Yeah, you have to include all of the necessary installation costs in the final cost. In a Resturant I am sure the vent and fan system would be expensive. For my installation it is pretty simple just a cement table and a new outdoor gas line. Probably 3 to $4,000 total. That puts you up to between 10 and $13,000. not such a smallish number. 

Not smallish I agree. I have to say that I want one but the cost versus--- it likely will not happen. I am certain that with the right cement making one on a form can be done and not that costly-- but  the ones that i have seen on u tube have all cracked. The formed cob or dirt ones look good but they require a shed over them. Not what I want or can do. I have no doubt that some kind of ceramic cement and vermiculite or preliterate will work.

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7 hours ago, Paul Beer said:

As nice as they are I don't have several thousand pounds to spend on a pizza oven - a few hundred on a build your own job (see: http://www.earthovens.co.uk/gallery/4560422258) would be fine though.

 

I also quite like the look of these charcoal hobs:

http://www.netherton-foundry.co.uk/shop/outdoor_cooking/nfs-107ghtr

 

in my u tube videos I ran across a group of history buffs that attend festivals and made the clay and straw oven on site and bake bread for the Renascence style festivals. Their approach was they are easy and fast to make quickly.  The materials can be wet down and used again on a new site. What you linked to looks similar.

 

I am certainly looking at options to build my own. for one thing --it would be fun.

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23 hours ago, prowe said:

An Akorn as you said is a good choice. An akorn, however, is a kamado.

You are right, I apologize.   And I was also wrong about HD not carrying the PK out here in the far far west.   Looked on their site and I could order one.  Miracles never cease to amaze me.

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Since you said "non-Kamado grill" for me that would be a Santa Maria grill. I love cooking on an open fire (no cover) and the Santa Maria is what I would go for. I have a 36" round fire pit with an adjustable grill top and love to cook on it. I use wood splits for fuel and my family loves the food I cook on it.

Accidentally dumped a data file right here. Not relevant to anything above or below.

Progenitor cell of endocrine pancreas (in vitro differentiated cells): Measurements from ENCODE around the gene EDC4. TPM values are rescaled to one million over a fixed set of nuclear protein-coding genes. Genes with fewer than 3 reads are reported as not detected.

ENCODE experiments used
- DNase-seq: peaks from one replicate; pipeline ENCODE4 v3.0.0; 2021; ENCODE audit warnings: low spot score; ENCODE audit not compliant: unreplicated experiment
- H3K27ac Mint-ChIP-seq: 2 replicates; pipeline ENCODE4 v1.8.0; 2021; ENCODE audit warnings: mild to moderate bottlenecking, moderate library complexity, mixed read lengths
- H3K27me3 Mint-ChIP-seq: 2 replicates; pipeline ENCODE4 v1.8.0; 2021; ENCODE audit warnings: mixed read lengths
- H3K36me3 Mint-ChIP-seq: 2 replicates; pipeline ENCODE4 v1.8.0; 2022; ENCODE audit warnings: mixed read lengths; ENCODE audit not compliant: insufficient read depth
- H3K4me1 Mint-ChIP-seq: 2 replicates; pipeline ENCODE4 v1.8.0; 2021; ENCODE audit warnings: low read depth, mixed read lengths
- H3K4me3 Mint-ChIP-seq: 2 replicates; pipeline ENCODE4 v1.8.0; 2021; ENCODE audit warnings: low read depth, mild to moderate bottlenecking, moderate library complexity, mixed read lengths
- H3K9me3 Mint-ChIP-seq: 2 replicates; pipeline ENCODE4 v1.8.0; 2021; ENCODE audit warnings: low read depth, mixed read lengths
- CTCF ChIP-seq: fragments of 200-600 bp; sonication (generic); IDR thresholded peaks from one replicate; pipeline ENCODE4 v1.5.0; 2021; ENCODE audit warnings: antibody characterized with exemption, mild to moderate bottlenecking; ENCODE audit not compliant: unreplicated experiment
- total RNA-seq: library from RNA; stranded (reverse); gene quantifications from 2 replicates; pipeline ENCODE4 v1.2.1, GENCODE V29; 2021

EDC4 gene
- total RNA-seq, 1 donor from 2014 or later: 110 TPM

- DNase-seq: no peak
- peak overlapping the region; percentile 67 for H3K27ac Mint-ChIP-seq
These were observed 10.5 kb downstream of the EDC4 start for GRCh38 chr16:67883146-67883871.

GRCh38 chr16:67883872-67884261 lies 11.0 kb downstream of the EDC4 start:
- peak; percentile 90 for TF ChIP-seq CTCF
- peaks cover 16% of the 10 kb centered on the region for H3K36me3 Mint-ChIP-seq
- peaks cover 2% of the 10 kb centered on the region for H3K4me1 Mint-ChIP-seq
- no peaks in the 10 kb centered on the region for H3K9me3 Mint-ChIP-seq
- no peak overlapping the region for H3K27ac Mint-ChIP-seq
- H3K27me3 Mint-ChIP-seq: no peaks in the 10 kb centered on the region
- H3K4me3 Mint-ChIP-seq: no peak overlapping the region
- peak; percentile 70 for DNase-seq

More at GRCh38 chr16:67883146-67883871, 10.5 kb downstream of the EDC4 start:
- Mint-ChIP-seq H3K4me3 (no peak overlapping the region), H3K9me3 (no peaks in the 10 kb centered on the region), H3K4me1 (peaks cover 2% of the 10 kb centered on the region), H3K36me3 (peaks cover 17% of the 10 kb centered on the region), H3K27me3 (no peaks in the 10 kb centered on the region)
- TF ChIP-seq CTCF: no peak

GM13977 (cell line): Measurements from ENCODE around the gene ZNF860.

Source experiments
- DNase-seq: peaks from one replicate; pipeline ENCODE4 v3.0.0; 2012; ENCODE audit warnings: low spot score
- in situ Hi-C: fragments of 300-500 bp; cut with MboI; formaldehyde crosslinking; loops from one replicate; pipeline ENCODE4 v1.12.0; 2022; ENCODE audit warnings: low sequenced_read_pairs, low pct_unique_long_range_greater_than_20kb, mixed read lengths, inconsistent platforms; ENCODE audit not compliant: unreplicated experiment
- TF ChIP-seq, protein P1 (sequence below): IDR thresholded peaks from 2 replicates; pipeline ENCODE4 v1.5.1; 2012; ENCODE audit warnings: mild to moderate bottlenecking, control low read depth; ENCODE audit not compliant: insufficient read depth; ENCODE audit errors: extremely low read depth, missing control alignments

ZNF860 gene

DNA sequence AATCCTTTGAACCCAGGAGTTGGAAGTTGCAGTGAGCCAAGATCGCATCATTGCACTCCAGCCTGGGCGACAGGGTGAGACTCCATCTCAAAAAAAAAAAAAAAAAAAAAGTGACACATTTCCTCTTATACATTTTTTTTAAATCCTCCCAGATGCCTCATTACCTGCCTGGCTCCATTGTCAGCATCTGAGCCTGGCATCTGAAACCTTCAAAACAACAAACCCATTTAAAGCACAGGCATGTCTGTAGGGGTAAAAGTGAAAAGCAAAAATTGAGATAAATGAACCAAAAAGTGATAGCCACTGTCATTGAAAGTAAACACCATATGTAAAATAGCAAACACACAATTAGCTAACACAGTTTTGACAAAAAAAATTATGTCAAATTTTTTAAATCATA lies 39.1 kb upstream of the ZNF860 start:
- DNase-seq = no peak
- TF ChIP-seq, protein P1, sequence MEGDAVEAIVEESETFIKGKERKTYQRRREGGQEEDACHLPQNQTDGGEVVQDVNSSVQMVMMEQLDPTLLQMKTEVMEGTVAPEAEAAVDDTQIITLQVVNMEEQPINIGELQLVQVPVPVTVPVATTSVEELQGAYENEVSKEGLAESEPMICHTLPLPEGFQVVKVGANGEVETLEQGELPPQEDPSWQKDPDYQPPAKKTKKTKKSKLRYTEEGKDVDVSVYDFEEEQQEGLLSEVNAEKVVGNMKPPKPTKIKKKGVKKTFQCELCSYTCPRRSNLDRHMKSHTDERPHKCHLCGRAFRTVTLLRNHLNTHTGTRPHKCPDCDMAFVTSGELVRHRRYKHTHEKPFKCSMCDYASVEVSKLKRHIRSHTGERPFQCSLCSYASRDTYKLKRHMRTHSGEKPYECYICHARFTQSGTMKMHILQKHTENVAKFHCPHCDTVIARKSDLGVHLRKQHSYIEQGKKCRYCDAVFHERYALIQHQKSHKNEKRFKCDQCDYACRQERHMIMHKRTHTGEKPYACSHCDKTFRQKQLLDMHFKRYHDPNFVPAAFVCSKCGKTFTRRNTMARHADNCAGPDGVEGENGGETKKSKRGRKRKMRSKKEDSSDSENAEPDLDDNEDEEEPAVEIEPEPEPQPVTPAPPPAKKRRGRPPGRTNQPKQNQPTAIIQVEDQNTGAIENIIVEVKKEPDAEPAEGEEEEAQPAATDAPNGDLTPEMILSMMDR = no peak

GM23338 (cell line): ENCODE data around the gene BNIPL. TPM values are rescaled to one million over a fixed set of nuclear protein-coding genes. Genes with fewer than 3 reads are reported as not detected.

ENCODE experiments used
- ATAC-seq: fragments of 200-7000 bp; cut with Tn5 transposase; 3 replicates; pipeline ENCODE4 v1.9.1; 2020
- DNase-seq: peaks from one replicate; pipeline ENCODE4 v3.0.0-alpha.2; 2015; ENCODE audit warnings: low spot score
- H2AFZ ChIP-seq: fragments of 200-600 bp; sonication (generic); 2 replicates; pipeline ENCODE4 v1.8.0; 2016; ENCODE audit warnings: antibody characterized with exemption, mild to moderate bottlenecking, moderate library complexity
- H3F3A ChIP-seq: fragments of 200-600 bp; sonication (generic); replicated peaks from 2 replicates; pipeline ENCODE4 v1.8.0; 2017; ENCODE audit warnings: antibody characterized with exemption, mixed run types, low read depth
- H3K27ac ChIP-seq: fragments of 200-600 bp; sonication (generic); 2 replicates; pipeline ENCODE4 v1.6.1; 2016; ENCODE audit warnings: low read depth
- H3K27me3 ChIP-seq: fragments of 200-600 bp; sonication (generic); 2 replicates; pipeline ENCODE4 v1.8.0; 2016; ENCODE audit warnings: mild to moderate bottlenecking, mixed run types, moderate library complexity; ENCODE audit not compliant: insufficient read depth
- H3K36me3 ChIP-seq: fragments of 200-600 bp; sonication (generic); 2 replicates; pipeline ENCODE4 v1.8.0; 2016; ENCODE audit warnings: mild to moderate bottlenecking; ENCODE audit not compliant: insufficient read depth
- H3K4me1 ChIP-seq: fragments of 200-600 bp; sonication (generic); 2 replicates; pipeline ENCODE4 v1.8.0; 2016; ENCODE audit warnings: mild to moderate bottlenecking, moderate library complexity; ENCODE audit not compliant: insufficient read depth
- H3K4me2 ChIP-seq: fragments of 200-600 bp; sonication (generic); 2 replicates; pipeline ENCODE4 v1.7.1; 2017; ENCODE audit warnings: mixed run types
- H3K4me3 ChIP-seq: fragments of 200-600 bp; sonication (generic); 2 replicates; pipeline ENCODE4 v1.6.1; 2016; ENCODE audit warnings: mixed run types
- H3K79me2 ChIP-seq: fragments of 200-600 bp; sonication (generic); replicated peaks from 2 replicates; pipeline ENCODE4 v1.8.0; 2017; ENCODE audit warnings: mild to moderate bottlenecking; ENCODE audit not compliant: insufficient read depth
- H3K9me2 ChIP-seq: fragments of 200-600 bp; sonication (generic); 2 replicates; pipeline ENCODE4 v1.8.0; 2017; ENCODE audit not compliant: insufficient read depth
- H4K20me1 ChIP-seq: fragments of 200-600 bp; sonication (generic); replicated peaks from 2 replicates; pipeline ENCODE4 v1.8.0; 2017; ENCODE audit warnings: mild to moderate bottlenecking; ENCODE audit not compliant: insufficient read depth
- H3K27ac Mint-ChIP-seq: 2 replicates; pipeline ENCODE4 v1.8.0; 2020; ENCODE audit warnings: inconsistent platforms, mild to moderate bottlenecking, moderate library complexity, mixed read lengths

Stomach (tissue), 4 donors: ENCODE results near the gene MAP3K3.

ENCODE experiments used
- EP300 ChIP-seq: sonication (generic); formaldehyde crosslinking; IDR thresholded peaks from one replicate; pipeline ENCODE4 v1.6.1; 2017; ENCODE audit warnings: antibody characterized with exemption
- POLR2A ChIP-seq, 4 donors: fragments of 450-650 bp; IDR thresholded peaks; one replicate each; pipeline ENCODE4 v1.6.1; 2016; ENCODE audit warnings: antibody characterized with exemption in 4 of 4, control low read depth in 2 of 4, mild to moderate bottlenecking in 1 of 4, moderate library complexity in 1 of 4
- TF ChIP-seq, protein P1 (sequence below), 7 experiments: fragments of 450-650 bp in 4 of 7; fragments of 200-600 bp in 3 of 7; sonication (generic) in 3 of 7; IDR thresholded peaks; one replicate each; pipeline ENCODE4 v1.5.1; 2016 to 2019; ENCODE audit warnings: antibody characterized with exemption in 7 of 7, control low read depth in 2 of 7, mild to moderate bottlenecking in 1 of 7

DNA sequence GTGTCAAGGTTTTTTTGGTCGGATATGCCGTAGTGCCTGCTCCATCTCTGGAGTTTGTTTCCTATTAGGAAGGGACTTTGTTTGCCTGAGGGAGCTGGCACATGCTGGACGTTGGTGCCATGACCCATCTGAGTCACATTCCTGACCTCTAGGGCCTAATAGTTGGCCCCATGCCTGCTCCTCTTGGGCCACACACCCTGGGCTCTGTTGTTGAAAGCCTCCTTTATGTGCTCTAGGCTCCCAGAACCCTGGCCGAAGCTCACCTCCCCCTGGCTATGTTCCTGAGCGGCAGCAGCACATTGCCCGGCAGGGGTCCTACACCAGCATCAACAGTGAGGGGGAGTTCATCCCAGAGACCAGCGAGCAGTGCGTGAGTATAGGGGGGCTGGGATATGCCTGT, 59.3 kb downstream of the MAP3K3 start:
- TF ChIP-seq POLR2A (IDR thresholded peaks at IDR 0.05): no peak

The Santa Maria would just be a better version of what I have now.

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12 hours ago, Sparctek said:

Since you said "non-Kamado grill" for me that would be a Santa Maria grill. I love cooking on an open fire (no cover) and the Santa Maria is what I would go for. I have a 36" round fire pit with an adjustable grill top and love to cook on it. I use wood splits for fuel and my family loves the food I cook on it.

The Santa Maria would just be a better version of what I have now.

 

This is basically a Santa Maria grill, as far as the raising and lowering of the food grate over the fire goes... Main exception (which I think is a good one) is the V-shaped channel grates, and the back to front slope for drainage.  This was a relatively inexpensive buy from Home Depot... Lower down in the post, I showed some minor modifications/upgrades that I did.  Primarily beefier chain and added some clay tiles for heat retention and metal protection.  It's definitely not a Grillworks or Kalamazoo level of grill, but for the money, it is plenty good for me.

 

 

 

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I have seen those but have not had a chance to cook on one. As you stated it is very similar. The grill I have now is very good, I've just always wanted a true Santa Maria built into a brick base for some reason.

 

Here is a pic of what I have now:

 

 

It works very well but adjusting the height is not as easy as on a Santa Maria or Argentinian grill...

IMG_0040.JPG

IMG_0044.JPG